Anxious Mums author Dr Jodi Richardson offers suggestions for taking care of your mental health in the early days of motherhood.
Believe me when I tell you that not all the following ideas will be a good fit for every new mum. Some of my suggestions involve recruiting, or accepting help, keeping in mind that asking anything extra of a new mum can be overwhelming. What I would like to suggest is that you give each a try if you possibly can and see how you feel. After that, continue with whichever make the most noticeable difference to how you think and feel. Any of the following can help boost your mood, your confidence, your mental health and your wellbeing – and you don’t have to wait until you ‘feel like it’. Equally, it’s tempting to try to manage on your own, but people want to help, and those batteries of yours will need recharging! You can be anxious and still make a start, and thus continue to go about doing the activities (or activity) that are important to you. When you do, you’ll start reaping the benefits and they will, in turn, help to propel you forward to continue, and to feel better.
Try this... Ask someone you trust to mind your baby
So you can... Enjoy a lovely long shower, go for a walk, go to your favourite café and pick up a cuppa, sit on the beach, play with one of your older children one-on-one, have a facial, take a bath, spend time with your partner, take a nap, have your hair cut or coloured or both, rest.
Try this... Organise help in the house
So you can... Feel less overwhelmed by the washing, cooking, cleaning, your pets, errands, your older kids, your work.
Try this... Say yes when help is offered
So you can... Feel more on top of things, get out of the house, have a few meals readymade for you, or muffins (mini-meals for new mums), breathe.
Try this... Head out for a walk with your baby in a sling, a pouch or their pram
So you can... Escape the ‘four walls’, enjoy some fresh air and fresh faces. If you’re ready to start moving more quickly (with your doctor’s nod), take the pram and jog a little, walk a little then repeat.
Try this... When your baby is asleep, or while you’re feeding, take 10–20 slow, deep breaths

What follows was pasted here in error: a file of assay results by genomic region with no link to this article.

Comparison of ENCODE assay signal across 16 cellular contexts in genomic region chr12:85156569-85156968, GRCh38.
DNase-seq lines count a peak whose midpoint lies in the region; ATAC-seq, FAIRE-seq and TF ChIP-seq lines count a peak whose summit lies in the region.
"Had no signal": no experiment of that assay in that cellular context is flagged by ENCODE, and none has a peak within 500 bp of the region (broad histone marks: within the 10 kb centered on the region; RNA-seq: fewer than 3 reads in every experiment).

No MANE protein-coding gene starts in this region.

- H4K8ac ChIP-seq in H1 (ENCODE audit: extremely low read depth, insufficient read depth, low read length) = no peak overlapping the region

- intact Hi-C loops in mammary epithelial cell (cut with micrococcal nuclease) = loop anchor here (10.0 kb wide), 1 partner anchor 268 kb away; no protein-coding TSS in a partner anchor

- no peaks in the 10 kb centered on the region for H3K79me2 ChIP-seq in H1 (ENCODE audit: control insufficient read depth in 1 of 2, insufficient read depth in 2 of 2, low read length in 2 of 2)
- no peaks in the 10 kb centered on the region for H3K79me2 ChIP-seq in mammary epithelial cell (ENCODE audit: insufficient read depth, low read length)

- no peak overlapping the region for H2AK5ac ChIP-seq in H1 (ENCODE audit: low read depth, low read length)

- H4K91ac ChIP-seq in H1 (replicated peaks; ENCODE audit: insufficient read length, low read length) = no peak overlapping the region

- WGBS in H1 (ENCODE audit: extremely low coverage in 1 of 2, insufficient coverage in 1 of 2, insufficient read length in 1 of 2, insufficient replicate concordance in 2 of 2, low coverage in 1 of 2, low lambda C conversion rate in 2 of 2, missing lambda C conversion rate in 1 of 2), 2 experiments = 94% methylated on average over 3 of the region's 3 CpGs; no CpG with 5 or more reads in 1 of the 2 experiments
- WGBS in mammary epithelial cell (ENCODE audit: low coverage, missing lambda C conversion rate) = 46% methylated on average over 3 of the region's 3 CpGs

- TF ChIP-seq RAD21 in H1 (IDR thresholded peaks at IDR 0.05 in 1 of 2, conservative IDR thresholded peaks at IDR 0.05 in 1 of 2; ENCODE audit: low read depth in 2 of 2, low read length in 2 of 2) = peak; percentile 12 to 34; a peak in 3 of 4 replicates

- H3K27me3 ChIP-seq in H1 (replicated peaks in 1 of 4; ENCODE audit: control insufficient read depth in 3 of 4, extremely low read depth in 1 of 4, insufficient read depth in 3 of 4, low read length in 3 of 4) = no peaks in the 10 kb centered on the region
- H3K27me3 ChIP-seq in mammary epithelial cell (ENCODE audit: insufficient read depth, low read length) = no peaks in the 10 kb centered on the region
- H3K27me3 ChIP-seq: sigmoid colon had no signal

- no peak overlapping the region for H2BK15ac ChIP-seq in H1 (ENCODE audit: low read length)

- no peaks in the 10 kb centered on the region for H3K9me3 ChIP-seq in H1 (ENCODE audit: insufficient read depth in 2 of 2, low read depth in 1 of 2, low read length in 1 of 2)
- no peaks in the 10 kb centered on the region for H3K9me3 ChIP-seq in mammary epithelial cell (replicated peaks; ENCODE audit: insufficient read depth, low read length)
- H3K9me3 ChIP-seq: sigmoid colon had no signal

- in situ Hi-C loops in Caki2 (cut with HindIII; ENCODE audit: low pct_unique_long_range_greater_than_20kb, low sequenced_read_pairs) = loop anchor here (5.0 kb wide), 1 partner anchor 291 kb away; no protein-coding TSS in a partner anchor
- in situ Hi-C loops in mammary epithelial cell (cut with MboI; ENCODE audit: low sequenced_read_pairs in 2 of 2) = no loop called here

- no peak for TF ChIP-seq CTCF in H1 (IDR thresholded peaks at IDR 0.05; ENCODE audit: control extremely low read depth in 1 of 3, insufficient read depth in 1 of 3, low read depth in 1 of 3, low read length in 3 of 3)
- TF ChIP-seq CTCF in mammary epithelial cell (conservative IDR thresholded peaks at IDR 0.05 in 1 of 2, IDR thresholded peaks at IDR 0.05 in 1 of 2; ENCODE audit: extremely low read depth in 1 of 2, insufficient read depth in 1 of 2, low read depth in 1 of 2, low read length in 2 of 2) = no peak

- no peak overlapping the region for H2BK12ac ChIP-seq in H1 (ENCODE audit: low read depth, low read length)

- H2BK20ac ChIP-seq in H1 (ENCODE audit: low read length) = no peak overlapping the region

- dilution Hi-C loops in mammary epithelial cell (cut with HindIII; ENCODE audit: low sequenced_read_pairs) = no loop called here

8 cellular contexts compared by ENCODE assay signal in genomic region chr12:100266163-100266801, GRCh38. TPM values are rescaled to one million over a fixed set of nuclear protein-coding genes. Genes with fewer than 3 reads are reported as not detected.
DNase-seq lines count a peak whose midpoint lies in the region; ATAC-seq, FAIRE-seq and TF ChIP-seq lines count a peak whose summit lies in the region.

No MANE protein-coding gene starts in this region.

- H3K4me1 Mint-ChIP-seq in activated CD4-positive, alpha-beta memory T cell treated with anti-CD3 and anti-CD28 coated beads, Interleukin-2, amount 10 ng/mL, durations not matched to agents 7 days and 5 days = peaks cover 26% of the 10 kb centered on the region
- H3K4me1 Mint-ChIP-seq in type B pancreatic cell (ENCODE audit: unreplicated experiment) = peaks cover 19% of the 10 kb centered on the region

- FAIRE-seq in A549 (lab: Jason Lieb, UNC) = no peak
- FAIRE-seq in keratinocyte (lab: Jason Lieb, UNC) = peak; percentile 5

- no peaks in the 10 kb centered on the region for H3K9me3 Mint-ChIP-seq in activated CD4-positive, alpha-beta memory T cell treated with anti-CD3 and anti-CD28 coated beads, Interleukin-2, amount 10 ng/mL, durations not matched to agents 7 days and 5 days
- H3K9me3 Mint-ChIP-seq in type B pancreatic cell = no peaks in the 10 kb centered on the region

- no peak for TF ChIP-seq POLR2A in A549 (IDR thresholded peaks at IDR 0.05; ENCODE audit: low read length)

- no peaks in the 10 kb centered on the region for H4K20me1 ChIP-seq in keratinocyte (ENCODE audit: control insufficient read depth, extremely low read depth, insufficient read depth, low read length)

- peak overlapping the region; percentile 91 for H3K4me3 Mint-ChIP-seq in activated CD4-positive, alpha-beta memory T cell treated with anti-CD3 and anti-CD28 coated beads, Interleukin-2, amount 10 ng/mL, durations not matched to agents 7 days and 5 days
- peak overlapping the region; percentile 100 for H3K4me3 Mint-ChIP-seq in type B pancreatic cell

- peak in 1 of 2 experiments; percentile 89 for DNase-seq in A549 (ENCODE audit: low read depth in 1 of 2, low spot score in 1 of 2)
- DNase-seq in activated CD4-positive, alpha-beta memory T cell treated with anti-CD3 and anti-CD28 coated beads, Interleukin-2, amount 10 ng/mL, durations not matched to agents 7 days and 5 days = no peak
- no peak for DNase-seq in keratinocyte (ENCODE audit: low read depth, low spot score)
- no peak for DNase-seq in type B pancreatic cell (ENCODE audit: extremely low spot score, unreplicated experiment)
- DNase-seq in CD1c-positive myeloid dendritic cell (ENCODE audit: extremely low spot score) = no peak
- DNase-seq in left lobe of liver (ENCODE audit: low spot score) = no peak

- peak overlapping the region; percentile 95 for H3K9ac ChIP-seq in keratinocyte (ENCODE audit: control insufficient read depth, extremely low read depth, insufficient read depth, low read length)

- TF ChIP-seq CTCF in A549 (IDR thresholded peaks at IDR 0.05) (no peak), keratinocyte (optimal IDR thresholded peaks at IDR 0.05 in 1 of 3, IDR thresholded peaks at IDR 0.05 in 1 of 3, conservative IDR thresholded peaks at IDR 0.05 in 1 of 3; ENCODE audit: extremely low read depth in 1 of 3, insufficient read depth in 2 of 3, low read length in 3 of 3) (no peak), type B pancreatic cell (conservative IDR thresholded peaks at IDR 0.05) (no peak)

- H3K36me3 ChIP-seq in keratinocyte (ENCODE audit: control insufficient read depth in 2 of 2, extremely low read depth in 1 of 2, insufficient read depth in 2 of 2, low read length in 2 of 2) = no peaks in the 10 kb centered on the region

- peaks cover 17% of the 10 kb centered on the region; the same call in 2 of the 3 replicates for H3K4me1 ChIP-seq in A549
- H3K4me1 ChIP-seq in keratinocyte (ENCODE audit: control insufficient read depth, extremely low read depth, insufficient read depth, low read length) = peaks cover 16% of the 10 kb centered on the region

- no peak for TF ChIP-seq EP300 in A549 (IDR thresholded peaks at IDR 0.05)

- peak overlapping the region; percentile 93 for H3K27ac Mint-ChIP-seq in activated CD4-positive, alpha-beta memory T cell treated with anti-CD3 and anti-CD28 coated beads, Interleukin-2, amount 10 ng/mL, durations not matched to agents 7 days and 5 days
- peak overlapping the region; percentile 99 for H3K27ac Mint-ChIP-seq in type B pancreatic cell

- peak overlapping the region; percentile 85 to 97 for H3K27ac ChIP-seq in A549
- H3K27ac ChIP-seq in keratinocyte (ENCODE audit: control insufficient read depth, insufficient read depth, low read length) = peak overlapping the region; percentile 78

So you can... Start to settle your amygdala, relax your body and calm your anxious mind.
Try this... Only follow other mums on social media who keep it real
So you can... Avoid unhelpful and potentially anxiety-provoking comparisons, understand and feel understood, have a laugh, connect with other mums.
Try this... Find a gym, a pool or a yoga studio that offers childcare
So you can... Take time out for yourself to exercise* and socialise and give your gorgeous bundle the chance for lots of lovely cuddles with new people.
Try this... List the friends and family members who you can talk to about anything
So you can... Have their names top of mind if you’re feeling anxious or your mood is slumping in a way that can only be revived by a good chat.
Try this... Choose a colour that helps you feel calm
So you can... Look for and focus on anything that colour when your anxiety starts to bubble up so you can return to the present and settle your thoughts.
Try this... List things that are in your control
So you can... Save your energy for thinking about only that which is under your influence; it can help to note down what you can and can’t control.
Try this... Make a plan with your partner about how they can specifically help
So you can... Firstly, learn what they’re comfortable and confident doing, build your partner’s confidence to take on new responsibilities where needed and free yourself up from doing the lion’s (lioness’s) share of the work if that’s what’s happening for you.
* I’m the first to admit that I actually found this really hard to do. As desperate as I was to get back into regular exercise, I was overwhelmed by guilt at the thought of popping Hunter, or both kids, into care while I did a workout in the gym. Deep inside me was a belief that to be a good mum – not even a great mum, just a good mum – I had to spend almost every waking minute with my children. I could never reconcile how much better I could have been as a parent if I’d actually taken more time out for myself.